So far it has been a busy semester for me. Very busy that I have forgotten to update my blog and you dear followers as to what is happening in my life and my environment. Each day, life gives us countless lessons, lessons we sometimes take for granted, lessons that we are always reminded of, lessons that we do follow. Here are some lessons or realizations I’ve had in the past days.
I’m in the second half of the first semester yet I am still uncertain with my future for this semester. Future, whether I’d be able to pass all of my subjects, or not. Unlike the past sems that I had in this school, never and not a single time in this semester did I feel confident with my scores and with my over-all performance, as I was assessing myself in the first half of the sem. Indeed, what those “then third year” students have been telling us were nothing but factual. The third year life is the most excruciating, most dragging, most pain in the ass, most difficult life you’d have in Velez, or at least, if you’re a MedTech student in Velez. I know that my scores are of the mediocre level, of which I know I could have done better had I been more motivated to study harder. It has even reached to a point where I was about to give up on this one subject. Good thing, one classmate told me not to, because there’s still chance to make it up for the subject. I’m trying my very best now, and I hope I’d succeed.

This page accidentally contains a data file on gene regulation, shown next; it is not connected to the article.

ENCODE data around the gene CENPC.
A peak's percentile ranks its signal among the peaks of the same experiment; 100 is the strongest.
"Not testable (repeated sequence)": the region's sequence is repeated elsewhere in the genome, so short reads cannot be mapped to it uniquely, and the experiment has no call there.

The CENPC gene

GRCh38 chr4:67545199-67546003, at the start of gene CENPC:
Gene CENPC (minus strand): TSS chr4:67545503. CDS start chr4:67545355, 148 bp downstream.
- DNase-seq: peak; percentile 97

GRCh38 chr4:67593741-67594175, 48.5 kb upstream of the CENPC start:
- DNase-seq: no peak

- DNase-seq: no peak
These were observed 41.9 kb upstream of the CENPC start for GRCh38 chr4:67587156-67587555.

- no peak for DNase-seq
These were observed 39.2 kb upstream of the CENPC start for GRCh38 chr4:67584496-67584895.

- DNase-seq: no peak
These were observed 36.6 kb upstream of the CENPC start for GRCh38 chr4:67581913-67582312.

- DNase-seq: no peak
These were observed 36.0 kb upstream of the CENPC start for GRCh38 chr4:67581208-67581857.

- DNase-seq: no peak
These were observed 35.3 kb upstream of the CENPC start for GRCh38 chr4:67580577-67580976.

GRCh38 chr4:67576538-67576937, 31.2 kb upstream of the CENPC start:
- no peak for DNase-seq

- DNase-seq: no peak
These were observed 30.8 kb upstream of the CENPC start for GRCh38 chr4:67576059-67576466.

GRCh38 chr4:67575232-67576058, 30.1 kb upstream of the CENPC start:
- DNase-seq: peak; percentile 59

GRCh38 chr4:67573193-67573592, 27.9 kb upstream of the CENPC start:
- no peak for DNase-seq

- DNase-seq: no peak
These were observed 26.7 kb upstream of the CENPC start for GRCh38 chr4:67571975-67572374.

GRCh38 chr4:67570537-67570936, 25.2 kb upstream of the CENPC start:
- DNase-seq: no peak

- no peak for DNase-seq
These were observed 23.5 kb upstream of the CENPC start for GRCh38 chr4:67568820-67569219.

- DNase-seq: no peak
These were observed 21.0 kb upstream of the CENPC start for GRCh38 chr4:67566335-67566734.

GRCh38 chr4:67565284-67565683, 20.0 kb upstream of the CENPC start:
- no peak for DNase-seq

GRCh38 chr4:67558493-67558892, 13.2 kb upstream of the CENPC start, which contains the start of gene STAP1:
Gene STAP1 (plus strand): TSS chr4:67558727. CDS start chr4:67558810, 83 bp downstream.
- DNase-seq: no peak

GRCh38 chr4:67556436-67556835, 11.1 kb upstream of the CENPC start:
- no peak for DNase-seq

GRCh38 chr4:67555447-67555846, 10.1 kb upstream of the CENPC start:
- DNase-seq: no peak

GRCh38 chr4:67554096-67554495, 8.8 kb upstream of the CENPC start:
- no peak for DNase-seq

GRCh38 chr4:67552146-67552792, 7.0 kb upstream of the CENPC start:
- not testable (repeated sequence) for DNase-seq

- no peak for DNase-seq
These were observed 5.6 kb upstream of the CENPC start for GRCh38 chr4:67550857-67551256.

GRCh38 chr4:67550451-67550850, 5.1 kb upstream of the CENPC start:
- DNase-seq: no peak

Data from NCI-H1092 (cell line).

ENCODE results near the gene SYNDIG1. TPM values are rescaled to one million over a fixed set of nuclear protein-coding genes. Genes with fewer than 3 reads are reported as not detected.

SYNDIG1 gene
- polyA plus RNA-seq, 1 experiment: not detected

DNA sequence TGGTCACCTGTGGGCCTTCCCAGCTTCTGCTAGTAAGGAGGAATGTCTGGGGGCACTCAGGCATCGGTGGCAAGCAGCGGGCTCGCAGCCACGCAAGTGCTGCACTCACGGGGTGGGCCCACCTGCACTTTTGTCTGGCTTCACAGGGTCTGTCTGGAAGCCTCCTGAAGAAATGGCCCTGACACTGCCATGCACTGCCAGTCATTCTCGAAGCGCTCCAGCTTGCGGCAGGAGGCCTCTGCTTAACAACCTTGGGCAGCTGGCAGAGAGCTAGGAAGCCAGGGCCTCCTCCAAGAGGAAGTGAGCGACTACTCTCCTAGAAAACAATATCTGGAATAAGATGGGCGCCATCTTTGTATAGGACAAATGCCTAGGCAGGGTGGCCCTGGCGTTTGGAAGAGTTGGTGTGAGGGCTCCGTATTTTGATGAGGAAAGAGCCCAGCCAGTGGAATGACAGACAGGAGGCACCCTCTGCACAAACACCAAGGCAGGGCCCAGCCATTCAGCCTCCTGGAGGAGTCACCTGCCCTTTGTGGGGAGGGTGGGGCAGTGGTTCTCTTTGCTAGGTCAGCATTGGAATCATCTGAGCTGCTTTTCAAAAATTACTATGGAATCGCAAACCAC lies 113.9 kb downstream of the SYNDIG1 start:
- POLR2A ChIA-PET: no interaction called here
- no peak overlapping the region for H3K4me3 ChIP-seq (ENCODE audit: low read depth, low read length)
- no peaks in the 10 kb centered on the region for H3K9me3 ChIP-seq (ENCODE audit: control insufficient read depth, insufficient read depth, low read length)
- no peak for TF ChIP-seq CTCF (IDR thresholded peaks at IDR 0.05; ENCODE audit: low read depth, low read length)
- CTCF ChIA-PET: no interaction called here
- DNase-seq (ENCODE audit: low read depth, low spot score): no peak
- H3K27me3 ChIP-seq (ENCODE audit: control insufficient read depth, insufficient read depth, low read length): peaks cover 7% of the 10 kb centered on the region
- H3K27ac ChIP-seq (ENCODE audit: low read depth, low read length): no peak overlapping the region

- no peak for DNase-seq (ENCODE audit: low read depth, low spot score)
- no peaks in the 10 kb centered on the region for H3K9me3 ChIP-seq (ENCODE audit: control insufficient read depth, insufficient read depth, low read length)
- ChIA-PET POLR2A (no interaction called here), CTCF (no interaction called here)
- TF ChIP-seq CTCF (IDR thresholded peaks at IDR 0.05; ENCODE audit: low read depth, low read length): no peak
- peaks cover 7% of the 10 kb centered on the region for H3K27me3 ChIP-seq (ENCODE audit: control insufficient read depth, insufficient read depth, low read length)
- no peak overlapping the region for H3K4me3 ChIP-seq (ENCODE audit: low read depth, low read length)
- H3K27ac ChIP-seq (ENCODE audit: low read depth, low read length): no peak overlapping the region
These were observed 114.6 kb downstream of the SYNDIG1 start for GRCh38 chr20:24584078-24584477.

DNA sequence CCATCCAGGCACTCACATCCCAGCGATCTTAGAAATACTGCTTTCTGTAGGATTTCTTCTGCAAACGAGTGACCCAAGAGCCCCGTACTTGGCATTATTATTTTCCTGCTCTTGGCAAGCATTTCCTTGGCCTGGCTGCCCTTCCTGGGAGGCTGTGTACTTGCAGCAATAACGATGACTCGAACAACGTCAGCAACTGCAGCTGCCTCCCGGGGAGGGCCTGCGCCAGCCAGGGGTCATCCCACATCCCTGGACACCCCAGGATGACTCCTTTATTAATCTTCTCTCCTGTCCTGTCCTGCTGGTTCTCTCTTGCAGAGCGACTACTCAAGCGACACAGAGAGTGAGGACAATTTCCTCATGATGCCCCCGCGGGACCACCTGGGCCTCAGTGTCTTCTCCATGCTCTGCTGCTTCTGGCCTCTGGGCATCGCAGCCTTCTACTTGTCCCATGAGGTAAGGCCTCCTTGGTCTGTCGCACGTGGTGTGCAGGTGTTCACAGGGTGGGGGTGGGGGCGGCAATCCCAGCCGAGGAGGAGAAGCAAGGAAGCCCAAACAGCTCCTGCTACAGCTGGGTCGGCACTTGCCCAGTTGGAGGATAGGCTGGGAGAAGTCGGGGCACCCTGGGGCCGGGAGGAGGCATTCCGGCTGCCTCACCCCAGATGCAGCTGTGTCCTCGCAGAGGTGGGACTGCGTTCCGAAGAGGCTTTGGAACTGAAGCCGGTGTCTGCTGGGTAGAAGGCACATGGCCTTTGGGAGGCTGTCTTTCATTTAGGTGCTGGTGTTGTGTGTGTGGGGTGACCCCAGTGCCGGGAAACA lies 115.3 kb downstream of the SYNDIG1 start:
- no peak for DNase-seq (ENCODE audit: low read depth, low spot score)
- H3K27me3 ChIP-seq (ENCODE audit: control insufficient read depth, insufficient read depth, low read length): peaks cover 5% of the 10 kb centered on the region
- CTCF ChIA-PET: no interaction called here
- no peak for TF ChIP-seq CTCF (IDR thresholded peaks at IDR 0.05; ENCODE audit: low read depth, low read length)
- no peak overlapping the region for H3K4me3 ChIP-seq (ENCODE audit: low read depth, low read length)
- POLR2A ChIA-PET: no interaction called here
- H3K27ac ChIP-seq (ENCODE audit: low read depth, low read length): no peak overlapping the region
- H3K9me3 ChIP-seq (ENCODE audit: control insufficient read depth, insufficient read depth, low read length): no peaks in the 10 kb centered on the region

STD vs. Marriage
In one subjects that I have, I learned that annulment of marriage can be pursued if one partner is seriously-ill, particulary with Sexually Transmitted Disease, it has been provided by the jurisprudence that if the STD is deemed incurable. I threw a question to my friends one night, “If you found out that your partner contracted an incurable STD while you were still not married would you file for annulment or would you uphold the sanctity of marriage?”, I received a lot of responses.
However, there could be no denying that if I am confronted with the situation, I would find it hard to have a firm decision as to what to do, and when the question was thrown back at me, I could hardly give an answer, so here’s my two cents about it.
Hiding your health status from your partner or your wife is one selfish act. The society expects that a couple who would have planned to enter into marriage, is a couple who has already known each other that well, as marriage is never an easy endeavor, as it takes two grown up people to enter into a lifelong relationship. It is also expected from them to be transparent to each other, by that, no secrets, no lies and health status is never an exception to that. Finding out that your partner has an incurable STD, I repeat, is a selfish act and is similar to stabbing the back of your partner. But when you’re already married, it makes things complicated. If you follow the pact, “in sickness and in health”, you’re putting yourself in a vulnerable situation by risking one’s health. If you choose to let go of the marriage it’s trivializing the sanctity of marriage.